Sunday, December 04, 2011

The Private life of Chairman Mao by Li Zhisui


I read it perhaps way back in 2010 and these are old notes kept aside. 

First, it was an excellent foreword by Andrew J. Nathan - he said it correctly, this book is different from any other biographies written of other leaders. This is not an autobiography, yet Li Zhi Sui as Mao's private doctor has exceptional access to Mao's life for over 22 years. Yet, it is not a clinical assessment because Dr Li often keep Mao company other then treating his physical ailments. 

Hence it is a very unique biography -  it is not a autobiography which the author may paint a better picture of himself or herself, yet the biographer had both more intimate access as well as long period with the subject.

Perhaps, the biggest unhappiness I took away from this book is the flattery and servility that surrounded the Mao. Dr Li's description of Zhou Enlai as a complete servant to Mao really affected the deep respect that I had for Zhou Enlai. There was this episode that when Zhou Enlai heard that Mao is dying, he lost control of his bowels and had to change his pants before visiting Mao. This was at the end of the Cultural Revolution and I would think that wasn't it wonderful that Mao was dying and the chaos would stop?
I guess it didn't help that when you know that Zhou Enlai was ready to sacrifice his life when he was young and it just made you think why didn't he just finish off Mao when Mao was leading the country into a mess when they were both old in age. Perhaps, it is something at this age of mine that I will fail to appreciate the complexities that Zhou Enlai was going through.
One can't believe the power of Mao such that even when he is physically very ill, he was still looked upon to be the person in command – his speech was incomprehensible and he scrawled words that confirmed Hua Guo Feng as his successor. You can just can't comprehend that why a dying man should have such power.
Other memorable things in the books include: reading from a ground level what havoc did policies like Great Leap Forward resulted int:Able bodied men were transferred to work on the backyard furnaces.Women and children could not bring in the harvest – crops were left rotting. The furnaces which melted knives etc to make new knives did not make sense and provided useless quality of steel. Rural taxes were based on percentage on what on produced. Fake high production figures mean that some states had to deliver all they produced to the state.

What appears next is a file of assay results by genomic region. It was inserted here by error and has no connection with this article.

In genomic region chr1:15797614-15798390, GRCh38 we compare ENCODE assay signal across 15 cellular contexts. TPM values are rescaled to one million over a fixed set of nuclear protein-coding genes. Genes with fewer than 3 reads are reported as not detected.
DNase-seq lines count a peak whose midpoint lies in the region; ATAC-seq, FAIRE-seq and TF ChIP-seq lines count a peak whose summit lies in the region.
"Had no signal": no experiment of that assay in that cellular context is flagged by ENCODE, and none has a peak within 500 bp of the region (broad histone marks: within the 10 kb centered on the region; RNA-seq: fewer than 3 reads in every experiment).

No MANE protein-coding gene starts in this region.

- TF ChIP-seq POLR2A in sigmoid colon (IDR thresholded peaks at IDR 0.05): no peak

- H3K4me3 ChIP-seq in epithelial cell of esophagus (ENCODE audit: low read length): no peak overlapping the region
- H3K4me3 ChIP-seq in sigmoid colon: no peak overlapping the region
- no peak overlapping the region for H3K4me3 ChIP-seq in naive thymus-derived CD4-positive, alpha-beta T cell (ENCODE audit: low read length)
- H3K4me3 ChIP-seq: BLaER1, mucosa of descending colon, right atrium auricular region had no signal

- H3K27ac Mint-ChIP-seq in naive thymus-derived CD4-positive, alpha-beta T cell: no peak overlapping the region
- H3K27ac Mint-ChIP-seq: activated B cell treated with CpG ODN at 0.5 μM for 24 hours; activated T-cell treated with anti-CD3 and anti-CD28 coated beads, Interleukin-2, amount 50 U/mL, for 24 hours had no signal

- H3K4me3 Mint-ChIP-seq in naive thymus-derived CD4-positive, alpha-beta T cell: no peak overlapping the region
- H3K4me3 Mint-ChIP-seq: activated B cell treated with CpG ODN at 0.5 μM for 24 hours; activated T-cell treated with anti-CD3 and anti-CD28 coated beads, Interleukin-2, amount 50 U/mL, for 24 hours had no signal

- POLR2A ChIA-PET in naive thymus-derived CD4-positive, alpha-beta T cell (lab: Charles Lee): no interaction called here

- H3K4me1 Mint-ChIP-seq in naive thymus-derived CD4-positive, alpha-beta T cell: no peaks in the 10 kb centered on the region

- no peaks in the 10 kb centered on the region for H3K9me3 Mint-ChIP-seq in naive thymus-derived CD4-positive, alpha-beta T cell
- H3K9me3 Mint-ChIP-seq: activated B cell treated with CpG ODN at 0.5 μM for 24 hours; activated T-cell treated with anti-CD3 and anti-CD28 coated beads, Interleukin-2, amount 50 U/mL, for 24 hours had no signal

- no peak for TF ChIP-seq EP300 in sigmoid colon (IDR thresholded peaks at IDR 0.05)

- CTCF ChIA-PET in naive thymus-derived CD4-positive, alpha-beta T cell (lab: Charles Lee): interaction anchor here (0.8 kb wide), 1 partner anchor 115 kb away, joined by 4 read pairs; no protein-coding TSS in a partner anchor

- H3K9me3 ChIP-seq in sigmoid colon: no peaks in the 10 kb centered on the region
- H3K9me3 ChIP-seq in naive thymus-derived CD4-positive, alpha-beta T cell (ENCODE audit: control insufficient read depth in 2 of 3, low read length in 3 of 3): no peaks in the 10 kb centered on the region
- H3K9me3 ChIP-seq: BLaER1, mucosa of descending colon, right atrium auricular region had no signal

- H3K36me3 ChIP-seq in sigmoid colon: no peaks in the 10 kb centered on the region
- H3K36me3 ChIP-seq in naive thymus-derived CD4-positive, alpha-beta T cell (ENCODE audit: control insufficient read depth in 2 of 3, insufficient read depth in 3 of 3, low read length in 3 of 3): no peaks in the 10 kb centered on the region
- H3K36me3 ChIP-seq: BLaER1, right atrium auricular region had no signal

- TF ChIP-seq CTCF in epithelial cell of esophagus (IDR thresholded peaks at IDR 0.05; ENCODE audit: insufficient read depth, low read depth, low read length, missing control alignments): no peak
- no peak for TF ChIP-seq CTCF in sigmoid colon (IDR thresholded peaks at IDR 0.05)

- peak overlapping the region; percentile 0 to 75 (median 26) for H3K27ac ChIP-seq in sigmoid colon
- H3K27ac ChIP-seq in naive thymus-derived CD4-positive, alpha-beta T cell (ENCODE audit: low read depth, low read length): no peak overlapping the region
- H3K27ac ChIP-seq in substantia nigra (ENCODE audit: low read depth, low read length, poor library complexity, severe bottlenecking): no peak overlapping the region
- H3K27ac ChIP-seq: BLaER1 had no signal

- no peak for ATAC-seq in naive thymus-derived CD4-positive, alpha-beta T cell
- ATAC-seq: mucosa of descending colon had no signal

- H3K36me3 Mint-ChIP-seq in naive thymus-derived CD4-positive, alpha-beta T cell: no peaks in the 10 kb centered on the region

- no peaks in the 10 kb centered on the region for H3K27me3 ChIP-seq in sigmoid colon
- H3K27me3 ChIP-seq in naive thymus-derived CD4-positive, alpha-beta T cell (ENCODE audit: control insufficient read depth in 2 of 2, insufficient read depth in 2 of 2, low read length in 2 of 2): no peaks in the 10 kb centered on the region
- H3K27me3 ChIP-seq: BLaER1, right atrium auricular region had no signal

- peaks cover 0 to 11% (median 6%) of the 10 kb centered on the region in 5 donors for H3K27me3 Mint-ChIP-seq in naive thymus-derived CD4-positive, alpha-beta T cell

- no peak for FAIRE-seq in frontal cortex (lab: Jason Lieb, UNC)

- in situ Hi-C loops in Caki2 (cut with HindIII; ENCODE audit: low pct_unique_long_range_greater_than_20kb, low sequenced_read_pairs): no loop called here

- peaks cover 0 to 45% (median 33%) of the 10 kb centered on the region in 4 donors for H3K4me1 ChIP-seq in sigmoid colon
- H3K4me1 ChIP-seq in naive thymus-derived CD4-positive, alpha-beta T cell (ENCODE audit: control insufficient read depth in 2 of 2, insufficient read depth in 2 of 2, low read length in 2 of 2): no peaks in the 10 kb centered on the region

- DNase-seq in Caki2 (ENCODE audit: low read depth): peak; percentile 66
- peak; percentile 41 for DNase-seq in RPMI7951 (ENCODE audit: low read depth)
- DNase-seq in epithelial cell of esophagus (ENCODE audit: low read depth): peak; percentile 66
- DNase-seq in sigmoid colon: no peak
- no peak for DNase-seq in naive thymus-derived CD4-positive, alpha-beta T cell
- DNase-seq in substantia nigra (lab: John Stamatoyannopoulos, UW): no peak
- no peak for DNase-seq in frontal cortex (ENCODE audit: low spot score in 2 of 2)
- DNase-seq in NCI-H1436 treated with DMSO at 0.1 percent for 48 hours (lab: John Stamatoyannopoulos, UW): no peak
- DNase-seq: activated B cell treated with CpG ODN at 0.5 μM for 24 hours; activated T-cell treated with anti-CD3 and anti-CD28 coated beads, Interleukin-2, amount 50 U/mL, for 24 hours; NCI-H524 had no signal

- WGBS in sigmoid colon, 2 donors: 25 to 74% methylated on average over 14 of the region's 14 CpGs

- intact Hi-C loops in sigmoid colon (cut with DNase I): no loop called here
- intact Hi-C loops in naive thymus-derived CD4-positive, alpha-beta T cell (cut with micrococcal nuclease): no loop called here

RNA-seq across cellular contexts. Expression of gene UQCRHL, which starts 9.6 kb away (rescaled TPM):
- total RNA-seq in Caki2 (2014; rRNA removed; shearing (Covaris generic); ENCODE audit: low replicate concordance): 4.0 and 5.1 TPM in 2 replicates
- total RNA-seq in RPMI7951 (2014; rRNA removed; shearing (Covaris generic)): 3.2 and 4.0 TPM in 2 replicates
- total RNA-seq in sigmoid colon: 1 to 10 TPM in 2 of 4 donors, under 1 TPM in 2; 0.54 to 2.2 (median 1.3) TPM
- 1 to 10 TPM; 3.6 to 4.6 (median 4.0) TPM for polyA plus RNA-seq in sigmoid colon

Meanwhile, things were arranged so that when Mao's train pass, he will see villages of perfectly planted fields full of peasant women dressed in red and green, with village blast furnaces smoking everywhere. Dr. Li describes a leader who has lost touch with reality and confesses that he himself was caught up in the enthusiasm.
Other paragraphs worth noting:
  • Mao led an isolated life – he had most of his interactions with the top leaders Zhou EnLai and Liu Shao qi through notes on the documents or at meetings. His other main companions are his bodyguards, but they are often young and uneducated, unable to hold conversations on topics that interested Mao most – history and philosophy.
  • The underlying cause for Mao 's insomnia was rooted in his continuing fear that other high ranking leaders were not loyal to him. His insomnia symptoms became more severe at the beginning of the political struggle and will only improve after he got his way.
  • Mao found that with the massive bureaucracy in place, onetime revolutionaries had become bureaucrats themselves. They were more devoted to their own comfort and social status quo than to quickly continuing the revolution. In fact the party bureaucrats preached caution, wanting to follow the Soviet Model of gradual development.. Institutions and organizational structures were copied without regard to the special circumstance of China. Mao thought such copying of the Soviet Model lack creativity and he was getting irritated with his lieutenants. Together with fact that some of them agreed with Khrushchev's attack on Stalin lead to disaffection by Mao and would fester and grow and lead to the the Cultural revolution.
  • Mao believed that problems encountered in the course of rural collectization and urban economic restructuring were the result of incomplete preparation and not the policy of socialist transformation itself. If Mao can defy conventional wisdom by swimming in dangerous rivers and emerge triumphant, so can China could risk transforming the entire economic and social structure to reclaim China's glory. And if China's central leaders would not support him, he will go straight to provincial and local leaders.
Perhaps, the only one you came away with an good appraisal of was Peng DeHuai. Peng Dehuai was the frankest, most honest man on the poliburo, the only man who consistently dared to confront Mao – criticising Mao's use of the cultural Troupe once in 1953 and again in 1957 during the great Leap Forward. After that he is purged and place under house arrest.
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